The strength of developed nation brands in Anholt’s index and the weakness of the brands of developing nations (which occupy the bottom 11 positions on Anholt’s list) might point to the uphill battle developing nations face in rebranding themselves… or it might just reflect that it’s difficult to compare radically different economies on a single scale. Still, it may be encouraging for Brazil to discover that Anholt believes it has the strongest of all developing nation brands, placing several points ahead of economic powerhouse South Korea. And it should certainly be a caution for China to discover, despite its success in export markets, Anholt’s survey ranks the nation dead last in the “exports” category, suggesting that products made in China are less desirable than those made in Egypt, Russia or India. Again, the survey measures attitudes, not behaviors – the world may buy lots of Chinese-manufactured goods, but we’re sure not happy about it.
Where it’s harder for me to take Anholt seriously is his tendency to ascribe “brand qualities” to nations, declaring that “one of Canada’s primary brand qualities is purity”. Perhaps I’ve spent too much time looking at Ed Burtynsky‘s photos of Canadian mines (or met one too many drunken Leafs fans at the Boston Garden), but this seems like a reach to me. Then again, ascribing intangible characteristics to the tangible is what marketers do… and one of the reasons I’m not a marketeer.
But as a data geek, I feel the need to offer a slightly more quantitatively rigorous method for calculating brand association. I wrote a tool about a year ago that uses data from a specialized Overture search engine to figure out what terms people are searching for when they search for a nation. For instance, the tool tells me that when people search for “Belarus”, the most common associated term is “tractor”. While I may associate Belarus with psycopathic authoritarian dictators, many search engine users associate it with inexpensive farm equipment.
According to my Overcluster tool, users searching for Canada were very often searching for travel (high scores of “travel” and “air”) and environmental information as well as for Canadian pharmacies and for immigration information… indeed, Overcluster seems to suggest that web searchers think of a country they might want to visit, bank in, buy drugs from or emigrate to. Australian terms are similarly wholesome, with over 15 of the top 20 associated terms relating to travel – we’d like to go to Australia, drink the wine, and possibly emigrate there as well.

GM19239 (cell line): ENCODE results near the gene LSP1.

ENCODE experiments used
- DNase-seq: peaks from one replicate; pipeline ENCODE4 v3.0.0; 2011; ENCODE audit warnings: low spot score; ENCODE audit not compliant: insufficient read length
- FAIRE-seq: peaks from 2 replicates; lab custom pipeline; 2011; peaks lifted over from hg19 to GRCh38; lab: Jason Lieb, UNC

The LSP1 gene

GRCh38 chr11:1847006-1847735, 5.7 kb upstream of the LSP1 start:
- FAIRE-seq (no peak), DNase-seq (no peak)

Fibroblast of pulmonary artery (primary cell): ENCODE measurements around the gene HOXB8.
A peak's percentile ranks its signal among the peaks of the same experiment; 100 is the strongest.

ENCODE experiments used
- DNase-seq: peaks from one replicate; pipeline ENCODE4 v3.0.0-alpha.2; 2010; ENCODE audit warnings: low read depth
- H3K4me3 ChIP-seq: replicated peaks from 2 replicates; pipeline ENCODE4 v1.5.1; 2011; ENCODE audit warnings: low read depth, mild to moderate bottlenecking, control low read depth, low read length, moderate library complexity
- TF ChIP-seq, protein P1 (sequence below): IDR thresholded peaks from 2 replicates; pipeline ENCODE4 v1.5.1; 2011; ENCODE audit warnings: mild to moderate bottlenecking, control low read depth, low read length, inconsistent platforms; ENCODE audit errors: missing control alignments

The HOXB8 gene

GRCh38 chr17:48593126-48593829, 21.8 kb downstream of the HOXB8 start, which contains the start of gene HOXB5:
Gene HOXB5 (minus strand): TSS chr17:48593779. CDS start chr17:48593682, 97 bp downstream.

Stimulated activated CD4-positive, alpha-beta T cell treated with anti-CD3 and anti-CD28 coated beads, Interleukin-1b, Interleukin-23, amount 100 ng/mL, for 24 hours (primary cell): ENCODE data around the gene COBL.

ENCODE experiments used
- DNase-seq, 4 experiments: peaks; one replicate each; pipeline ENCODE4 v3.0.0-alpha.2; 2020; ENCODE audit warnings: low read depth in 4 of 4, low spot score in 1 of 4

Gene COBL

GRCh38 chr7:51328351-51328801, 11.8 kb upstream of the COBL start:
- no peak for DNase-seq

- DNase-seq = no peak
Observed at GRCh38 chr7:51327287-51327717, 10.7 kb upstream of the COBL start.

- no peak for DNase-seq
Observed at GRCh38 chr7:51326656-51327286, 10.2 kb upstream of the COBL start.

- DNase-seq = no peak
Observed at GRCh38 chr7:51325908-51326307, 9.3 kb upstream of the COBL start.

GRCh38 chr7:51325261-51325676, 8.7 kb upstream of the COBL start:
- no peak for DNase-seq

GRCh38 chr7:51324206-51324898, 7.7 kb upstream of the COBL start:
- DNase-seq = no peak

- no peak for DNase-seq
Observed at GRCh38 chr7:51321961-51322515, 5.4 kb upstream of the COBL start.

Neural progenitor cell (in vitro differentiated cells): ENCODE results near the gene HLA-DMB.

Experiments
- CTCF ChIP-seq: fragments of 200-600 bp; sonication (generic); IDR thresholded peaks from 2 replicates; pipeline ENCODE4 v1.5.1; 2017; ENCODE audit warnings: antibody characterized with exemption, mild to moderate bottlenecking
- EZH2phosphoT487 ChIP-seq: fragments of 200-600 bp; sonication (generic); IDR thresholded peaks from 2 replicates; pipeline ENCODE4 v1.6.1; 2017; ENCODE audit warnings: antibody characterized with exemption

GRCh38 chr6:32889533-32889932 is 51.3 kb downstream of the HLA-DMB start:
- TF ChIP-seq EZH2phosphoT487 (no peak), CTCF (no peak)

Brand associations get a bit more complicated as we move into the developing world. After “ancient”, “travel”, “map of” and “tour”, the next most popular match for Egypt is “sex” – searching for “egypt sex” on Google yields a gay personals site that prominently warns “Gay sex or any homosexual activity in Egypt puts you at risk of arrest, deportation or imprisonment and any sexual encounter is undertaken at your own risk.” In other words, the association of Egypt with gay sex may not be the brand association the Egyptian government is looking for, though it appears to be a prominent connection in the minds of web searchers.
I suspect that the information a tool like Overcluster turns up (which I wrote primarily because I was interested in what subconscious associations web searchers had with different nations) could be extremely useful to folks like Anholt… but only in cases where there’s a brand impression at all of the nation. A search for my beloved “Ghana” turns up a set of terms that are probably widely used by Ghanaians (domestically and abroad) searching for information, not non-Ghanaians trying to learn about the country – “news” and “latest news” are prominent, as is “web”, a search that will turn up Ghanaweb, a popular national news and bulletin board service. While it’s great that Ghanaians are newshounds, it would be better news for the economy if people were searching for “vacation”, “travel”, “beach”, or even “cocoa”.
(The things you learn with Overcluster! I had no idea that Ghanaian secondary school students could obtain results of their school exams online – “waecdirect.org” is the ninth most popular search term associated with “Ghana” – the search takes you to the West African Examinations Council’s website, which allows an online search of exam results.)
How does a nation with no brand profile at all take advantage of Anholt’s branding advice? How does Ethiopia shed its “famine” brand if no one but Ethiopians are searching for the nation at all? Is this a concept that’s only useful for nations sufficiently developed to market sandy beaches or export tractors?